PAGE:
More precisely, it can be argued that CCT, soon after arrival in the host country, ought to lessen the tendency towards ethnocentrism and narrow the gap in cultural awareness. CCT would be a suitable platform for emphasizing the similarities and differences between the ways of life at home and in the host countries (Steward & Bennett, 1991; Selmer, Torbiorn & Leon, 1998).

The conditions for learning are presumably going to be most effective when the expatriate manager’s dependence on the opinions of the home country culture have declined, and his openness towards the host culture have been enhanced. In the light of cultural relativism, the cultural contrast method of training presents both the notion of culture and a depiction of the differences in cultures (Brislin, Landis & Brand, 1983). Similarly, the role of fact-oriented training is significant, as it deals with the pressing concerns and ramifications of day to day living in the host culture and how to deal effectively with issues relating to work and home.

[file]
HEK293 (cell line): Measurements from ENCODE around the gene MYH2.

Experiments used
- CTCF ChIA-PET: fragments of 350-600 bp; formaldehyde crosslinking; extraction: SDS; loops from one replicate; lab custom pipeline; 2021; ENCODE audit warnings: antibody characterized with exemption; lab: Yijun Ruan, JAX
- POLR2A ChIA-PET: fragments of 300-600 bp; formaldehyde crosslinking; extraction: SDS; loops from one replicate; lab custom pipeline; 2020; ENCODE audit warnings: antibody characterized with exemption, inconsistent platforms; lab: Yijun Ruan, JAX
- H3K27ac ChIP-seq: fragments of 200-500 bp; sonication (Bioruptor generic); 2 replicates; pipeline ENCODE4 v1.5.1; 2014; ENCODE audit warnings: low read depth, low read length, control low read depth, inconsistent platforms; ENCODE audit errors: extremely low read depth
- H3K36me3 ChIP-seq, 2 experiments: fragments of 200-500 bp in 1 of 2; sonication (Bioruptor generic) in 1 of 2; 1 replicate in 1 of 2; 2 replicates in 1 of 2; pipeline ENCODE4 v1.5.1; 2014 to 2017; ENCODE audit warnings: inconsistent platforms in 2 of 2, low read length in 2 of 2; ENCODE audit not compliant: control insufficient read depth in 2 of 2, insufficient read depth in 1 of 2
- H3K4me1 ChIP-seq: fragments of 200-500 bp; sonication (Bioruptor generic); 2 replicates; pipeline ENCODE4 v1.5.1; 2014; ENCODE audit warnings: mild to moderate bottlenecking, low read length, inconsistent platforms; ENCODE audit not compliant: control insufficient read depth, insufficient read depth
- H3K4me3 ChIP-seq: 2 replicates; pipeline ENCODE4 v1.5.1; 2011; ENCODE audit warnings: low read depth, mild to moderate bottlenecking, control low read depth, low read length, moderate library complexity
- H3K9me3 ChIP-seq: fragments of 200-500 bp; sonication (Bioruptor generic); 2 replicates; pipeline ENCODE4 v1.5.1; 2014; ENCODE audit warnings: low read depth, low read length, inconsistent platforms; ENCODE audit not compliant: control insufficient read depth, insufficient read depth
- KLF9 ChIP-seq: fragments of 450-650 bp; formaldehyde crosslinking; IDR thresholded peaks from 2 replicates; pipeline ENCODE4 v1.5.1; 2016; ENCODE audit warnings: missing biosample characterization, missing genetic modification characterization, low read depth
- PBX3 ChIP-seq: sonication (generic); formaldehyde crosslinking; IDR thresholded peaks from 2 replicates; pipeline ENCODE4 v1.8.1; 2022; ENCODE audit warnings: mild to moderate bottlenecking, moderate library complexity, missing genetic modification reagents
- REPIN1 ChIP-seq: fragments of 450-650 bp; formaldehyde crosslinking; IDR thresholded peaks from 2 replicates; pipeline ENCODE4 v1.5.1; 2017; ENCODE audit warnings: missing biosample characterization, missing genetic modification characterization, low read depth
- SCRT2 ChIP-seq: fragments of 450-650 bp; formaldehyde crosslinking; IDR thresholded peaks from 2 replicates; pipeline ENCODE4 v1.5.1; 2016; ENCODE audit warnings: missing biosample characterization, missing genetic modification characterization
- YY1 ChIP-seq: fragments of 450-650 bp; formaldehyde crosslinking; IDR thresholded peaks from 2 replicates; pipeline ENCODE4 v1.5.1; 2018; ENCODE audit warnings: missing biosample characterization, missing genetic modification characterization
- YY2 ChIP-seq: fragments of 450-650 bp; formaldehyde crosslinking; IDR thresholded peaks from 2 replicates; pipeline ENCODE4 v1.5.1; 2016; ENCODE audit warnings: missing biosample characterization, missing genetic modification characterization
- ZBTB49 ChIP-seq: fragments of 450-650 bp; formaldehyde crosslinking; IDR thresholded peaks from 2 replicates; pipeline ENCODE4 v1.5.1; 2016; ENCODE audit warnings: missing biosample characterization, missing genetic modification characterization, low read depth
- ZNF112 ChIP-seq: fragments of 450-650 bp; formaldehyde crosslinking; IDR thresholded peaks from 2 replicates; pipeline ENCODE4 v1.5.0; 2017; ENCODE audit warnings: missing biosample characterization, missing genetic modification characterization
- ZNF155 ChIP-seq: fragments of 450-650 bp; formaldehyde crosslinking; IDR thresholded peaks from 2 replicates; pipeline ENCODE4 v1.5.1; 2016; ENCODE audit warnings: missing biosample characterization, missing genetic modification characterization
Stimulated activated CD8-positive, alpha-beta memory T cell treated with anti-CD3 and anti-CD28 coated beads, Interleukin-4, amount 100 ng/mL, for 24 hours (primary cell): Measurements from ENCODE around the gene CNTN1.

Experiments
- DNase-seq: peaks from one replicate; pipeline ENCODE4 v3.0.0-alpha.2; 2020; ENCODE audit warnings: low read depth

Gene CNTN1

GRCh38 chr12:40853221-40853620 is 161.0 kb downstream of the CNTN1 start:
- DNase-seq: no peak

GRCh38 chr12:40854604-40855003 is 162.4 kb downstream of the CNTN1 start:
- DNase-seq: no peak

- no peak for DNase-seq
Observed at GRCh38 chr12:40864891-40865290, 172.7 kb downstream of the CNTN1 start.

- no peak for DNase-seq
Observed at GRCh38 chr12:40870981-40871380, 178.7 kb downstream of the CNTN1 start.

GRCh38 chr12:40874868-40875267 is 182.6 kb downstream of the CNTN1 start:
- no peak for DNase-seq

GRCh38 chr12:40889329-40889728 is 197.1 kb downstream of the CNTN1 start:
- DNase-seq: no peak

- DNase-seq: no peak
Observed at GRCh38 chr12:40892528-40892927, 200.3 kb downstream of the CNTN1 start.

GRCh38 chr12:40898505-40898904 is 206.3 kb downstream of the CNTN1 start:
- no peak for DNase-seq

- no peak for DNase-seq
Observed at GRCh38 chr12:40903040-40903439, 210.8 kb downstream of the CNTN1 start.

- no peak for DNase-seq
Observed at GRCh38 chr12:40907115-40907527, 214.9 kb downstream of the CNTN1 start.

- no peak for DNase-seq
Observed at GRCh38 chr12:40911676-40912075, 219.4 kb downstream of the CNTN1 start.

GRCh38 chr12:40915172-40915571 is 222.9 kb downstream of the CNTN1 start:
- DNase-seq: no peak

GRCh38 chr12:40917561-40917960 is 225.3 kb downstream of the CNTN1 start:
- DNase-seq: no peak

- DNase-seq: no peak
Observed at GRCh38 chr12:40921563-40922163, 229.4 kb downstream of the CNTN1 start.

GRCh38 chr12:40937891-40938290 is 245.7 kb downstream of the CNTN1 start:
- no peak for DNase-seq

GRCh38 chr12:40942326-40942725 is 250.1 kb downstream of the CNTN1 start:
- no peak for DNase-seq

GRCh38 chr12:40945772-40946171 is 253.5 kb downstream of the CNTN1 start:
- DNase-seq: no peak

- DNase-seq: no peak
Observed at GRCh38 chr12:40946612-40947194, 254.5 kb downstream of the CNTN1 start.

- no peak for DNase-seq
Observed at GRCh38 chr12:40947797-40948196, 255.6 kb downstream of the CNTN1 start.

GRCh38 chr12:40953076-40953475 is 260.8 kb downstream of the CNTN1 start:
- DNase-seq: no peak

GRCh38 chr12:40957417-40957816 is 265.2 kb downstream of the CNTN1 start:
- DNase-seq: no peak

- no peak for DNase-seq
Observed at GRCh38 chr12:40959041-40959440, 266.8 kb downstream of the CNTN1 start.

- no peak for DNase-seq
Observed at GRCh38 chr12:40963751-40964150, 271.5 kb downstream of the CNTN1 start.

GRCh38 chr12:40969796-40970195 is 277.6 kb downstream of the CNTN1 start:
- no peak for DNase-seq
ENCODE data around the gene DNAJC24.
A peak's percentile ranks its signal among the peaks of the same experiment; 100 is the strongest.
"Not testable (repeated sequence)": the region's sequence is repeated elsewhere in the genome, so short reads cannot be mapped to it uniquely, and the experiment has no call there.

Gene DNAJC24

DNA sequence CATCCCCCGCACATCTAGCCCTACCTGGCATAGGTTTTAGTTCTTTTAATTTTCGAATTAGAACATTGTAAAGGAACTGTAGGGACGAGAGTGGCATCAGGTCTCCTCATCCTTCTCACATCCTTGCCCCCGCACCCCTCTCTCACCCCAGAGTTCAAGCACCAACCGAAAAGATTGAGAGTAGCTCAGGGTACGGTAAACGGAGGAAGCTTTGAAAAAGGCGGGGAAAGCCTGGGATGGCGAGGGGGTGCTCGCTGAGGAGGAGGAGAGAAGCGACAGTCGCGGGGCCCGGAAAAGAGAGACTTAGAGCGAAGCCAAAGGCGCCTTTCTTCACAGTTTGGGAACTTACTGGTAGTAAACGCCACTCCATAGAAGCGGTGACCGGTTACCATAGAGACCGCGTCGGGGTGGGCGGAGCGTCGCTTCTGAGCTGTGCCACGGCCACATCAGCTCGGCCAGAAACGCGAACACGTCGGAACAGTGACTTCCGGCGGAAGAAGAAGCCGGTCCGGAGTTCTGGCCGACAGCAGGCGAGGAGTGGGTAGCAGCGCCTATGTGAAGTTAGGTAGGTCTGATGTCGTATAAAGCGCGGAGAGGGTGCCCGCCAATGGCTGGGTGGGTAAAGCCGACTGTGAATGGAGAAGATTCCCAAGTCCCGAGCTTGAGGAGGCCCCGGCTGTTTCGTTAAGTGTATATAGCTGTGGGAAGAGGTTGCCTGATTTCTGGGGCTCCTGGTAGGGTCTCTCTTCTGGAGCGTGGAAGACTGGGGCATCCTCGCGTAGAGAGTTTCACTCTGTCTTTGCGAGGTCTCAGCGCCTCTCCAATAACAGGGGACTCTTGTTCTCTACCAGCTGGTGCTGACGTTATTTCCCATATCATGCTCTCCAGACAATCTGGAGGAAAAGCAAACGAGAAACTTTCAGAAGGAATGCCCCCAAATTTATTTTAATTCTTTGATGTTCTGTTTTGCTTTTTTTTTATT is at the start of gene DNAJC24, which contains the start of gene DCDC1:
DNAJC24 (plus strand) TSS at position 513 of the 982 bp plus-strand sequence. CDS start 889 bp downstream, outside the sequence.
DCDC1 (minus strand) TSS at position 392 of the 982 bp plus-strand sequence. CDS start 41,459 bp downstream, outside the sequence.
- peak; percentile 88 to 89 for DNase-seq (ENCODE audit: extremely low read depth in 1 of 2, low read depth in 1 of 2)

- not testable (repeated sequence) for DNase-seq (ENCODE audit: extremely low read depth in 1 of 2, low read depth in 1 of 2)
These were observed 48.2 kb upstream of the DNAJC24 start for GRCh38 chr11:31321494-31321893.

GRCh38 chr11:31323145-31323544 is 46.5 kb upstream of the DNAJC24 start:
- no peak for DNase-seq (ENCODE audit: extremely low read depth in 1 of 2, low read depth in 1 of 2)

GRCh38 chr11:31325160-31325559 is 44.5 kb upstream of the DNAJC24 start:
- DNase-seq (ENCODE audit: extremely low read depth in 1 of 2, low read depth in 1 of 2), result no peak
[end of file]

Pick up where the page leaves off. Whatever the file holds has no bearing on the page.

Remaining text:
3.4.3. CCT during the cultural shock stage

CCT would make a positive contribution to expatriate adjustment to a new culture if it were introduced during the cultural shock stage. Grove & Torbiorn (1985) argued that the operant frame of reference at this critical phase promotes the different behaviors. Consequently, the seeds of doubt that are planted and the discrepancies that are revealed concerning one’s familiar frame of reference can enhance the motivation to develop one’s global perspectives. At this stage, self-confidence in one’s cross-cultural abilities is still low, given the absence of “instruments” with which to organize the numerous host-culture components into a logical frame of reference.